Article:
Hunger-striking Palestinian prisoner Anas Shadid was transferred to the intensive care unit of Israel’s Assaf Harofeh hospital following a severe deterioration of his health on Monday, a day before the Israeli Supreme Court is set to decide whether or not to force feed Shadid and fellow hunger striker Ahmad Abu Farah.
Shadid and Abu Farah were both detained on Aug. 1 and have been on hunger strike since Sep. 24 and Sep. 23 respectively, in protest of their imprisonment without charge or trial under Israel’s widely-condemned policy of administrative detention.
Head of the Palestinian Committee for Prisoners’ Affairs Issa Qaraqe said in a statement Monday that Shadid and Abu Farah, who are both approaching their 90th day without food, suffer from various pains in their bodies and could face sudden death at any moment.
Palestinian hunger striker Anas Shadeed in ICU after 87 days of hunger strike. He is in critical condition . pic.twitter.com/v1YbUV7ikf
— Amin Jarrar (@AminJarrar1) December 19, 2016
In a radio interview Monday evening, Qaraqe condemned the Israeli Supreme Court after they said in a pre-hearing discussion with the Israeli general persecution Sunday that they were considering force feeding the two hunger strikers.
Qaraqe told Palestinian radio station Mawtini that such a move would represent a clear intention to kill Shadid and Abu Farah, describing the suggestion to force feed the two as “shameless.”
Qaraqe expressed outrage that Israel was mulling the possibility of force feeding, rather than considering the severity of the hunger strikers’ health by responding to the reasons that lead them to launch their strikes in the first place.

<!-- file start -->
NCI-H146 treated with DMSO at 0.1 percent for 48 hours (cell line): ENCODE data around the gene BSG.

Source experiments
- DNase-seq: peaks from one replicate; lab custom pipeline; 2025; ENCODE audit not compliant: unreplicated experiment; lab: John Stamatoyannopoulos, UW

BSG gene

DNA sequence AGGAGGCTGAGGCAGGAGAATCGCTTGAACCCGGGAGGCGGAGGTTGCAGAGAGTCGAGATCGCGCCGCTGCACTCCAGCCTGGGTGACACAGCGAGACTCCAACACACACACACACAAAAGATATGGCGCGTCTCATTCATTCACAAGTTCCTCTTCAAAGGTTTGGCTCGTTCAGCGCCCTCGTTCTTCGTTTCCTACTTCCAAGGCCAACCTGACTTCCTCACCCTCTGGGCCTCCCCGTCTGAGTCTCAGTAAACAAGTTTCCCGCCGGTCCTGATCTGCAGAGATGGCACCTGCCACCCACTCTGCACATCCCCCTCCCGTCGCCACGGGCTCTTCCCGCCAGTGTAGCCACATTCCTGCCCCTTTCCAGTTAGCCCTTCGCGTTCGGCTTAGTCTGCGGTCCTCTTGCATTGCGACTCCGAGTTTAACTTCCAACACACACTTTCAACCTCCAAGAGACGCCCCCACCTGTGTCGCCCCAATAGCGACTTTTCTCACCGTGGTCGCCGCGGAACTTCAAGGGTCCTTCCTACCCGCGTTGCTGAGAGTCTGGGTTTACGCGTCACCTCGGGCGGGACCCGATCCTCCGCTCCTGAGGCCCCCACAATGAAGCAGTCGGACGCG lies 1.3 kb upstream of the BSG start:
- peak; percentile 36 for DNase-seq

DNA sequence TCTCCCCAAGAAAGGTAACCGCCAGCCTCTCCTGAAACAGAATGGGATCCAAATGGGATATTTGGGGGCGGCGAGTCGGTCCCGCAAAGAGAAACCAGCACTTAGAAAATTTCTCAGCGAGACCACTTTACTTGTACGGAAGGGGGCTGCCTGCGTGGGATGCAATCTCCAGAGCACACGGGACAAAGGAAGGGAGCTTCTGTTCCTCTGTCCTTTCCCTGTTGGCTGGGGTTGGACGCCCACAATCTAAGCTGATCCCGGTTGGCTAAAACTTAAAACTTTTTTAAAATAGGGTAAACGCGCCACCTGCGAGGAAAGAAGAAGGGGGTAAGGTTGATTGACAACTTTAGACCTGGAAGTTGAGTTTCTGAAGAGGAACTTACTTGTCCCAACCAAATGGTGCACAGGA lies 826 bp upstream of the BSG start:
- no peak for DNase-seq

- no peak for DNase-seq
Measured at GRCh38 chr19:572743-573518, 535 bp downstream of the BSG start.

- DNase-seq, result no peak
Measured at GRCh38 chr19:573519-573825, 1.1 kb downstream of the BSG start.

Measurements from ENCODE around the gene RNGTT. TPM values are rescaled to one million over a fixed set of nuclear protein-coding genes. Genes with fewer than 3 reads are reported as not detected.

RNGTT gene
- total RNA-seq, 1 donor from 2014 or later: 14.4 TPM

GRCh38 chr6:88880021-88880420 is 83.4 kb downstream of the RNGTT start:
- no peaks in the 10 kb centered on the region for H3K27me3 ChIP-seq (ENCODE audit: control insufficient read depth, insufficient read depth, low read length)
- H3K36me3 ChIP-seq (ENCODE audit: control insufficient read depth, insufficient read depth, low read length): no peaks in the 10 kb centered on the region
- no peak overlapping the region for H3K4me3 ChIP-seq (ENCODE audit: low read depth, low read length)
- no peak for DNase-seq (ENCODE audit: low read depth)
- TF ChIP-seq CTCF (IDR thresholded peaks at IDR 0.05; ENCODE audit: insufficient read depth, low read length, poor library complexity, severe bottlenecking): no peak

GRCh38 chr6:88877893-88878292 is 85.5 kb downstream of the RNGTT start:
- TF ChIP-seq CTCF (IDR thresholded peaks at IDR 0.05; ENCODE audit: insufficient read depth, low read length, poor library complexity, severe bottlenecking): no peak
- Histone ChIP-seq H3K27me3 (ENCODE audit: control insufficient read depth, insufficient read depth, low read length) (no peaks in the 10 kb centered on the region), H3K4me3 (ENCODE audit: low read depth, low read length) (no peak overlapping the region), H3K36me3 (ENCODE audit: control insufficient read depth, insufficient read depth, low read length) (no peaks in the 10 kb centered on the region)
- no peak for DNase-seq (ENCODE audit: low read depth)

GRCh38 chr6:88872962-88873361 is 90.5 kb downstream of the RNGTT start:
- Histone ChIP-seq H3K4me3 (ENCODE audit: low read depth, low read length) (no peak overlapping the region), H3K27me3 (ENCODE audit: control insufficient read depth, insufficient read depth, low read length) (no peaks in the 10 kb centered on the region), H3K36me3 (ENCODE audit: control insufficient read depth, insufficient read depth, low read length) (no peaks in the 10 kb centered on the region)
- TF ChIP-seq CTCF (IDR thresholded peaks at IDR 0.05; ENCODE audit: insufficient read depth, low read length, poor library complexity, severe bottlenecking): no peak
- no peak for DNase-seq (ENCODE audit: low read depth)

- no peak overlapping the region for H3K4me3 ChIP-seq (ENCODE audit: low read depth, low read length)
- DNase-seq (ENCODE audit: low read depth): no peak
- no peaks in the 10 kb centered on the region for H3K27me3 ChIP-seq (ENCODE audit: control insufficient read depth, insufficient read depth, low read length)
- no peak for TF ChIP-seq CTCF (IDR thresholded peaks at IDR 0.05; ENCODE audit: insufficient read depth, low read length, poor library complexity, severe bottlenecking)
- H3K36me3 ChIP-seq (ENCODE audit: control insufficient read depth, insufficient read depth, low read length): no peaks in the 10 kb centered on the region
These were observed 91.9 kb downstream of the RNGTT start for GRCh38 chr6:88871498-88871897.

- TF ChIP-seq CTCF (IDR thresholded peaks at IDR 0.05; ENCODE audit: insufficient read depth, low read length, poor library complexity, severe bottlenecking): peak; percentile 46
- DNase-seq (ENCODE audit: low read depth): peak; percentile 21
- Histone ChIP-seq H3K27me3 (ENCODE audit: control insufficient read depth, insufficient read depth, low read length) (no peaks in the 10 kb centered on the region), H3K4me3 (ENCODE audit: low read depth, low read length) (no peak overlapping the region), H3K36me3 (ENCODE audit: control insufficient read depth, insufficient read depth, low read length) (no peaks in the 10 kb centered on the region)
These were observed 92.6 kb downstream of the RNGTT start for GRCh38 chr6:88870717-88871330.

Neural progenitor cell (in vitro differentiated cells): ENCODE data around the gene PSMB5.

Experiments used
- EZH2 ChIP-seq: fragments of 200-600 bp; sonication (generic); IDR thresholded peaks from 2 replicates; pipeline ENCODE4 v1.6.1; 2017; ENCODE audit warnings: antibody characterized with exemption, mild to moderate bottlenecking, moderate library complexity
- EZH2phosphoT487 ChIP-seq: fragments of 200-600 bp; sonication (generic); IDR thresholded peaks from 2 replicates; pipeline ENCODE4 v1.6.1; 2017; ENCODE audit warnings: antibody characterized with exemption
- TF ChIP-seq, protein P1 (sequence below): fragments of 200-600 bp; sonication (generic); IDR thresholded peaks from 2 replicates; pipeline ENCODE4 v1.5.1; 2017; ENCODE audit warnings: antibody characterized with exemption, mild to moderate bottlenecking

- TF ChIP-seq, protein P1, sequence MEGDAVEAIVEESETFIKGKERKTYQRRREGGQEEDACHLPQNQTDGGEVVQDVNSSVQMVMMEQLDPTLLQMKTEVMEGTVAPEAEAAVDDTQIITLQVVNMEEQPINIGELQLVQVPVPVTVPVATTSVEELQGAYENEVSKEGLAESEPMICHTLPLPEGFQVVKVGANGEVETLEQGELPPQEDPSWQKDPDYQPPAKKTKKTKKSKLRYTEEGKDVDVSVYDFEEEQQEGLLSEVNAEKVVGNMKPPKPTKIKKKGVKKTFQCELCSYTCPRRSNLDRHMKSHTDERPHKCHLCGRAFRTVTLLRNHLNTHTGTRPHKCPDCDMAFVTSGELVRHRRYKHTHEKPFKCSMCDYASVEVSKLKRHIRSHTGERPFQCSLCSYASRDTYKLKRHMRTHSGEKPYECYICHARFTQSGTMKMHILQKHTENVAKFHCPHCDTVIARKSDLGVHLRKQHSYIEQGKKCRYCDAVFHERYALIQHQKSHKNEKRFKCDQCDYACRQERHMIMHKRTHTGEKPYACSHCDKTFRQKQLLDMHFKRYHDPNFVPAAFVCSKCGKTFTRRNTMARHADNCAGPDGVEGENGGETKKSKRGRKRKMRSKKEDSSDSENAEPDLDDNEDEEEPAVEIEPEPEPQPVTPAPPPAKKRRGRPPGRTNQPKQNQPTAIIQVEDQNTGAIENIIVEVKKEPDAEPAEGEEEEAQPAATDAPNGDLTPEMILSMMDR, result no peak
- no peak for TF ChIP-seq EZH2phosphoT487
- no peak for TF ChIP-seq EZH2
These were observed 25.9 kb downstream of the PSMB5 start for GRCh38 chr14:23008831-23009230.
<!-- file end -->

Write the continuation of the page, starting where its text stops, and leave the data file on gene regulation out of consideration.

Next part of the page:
— x Madenie x dan (@madeniexdan1) December 12, 2016
As Abu Farah and Shadid’s case is the first that has come to the fore since the Supreme Court approved of a new Israeli law that allows the force feeding of hunger-striking prisoners, Qaraqe noted that the practice still contravenes international law and is widely regarded by both international and Israeli medical ethics as a form of torture as well as a violation of prisoners’ rights.
Before the law’s eventual passage, the World Medical Association addressed the Israeli Prime Minister in 2014, saying that “Force-feeding is violent, very painful, and absolutely in opposition to the principle of individual autonomy. It is a degrading, inhumane treatment, amounting to torture. But worse, it can be dangerous and is the most unsuitable approach to save lives.”
Israel’s use of administrative detention — which rights groups say is means to hold Palestinians for an indefinite period of time without showing any evidence that could justify their detentions — has sparked a number of high-profile hunger strikes by Palestinian detainees in recent months, with many of them reporting being threatened with force feeding.
(Ma’an, PC, Social Media)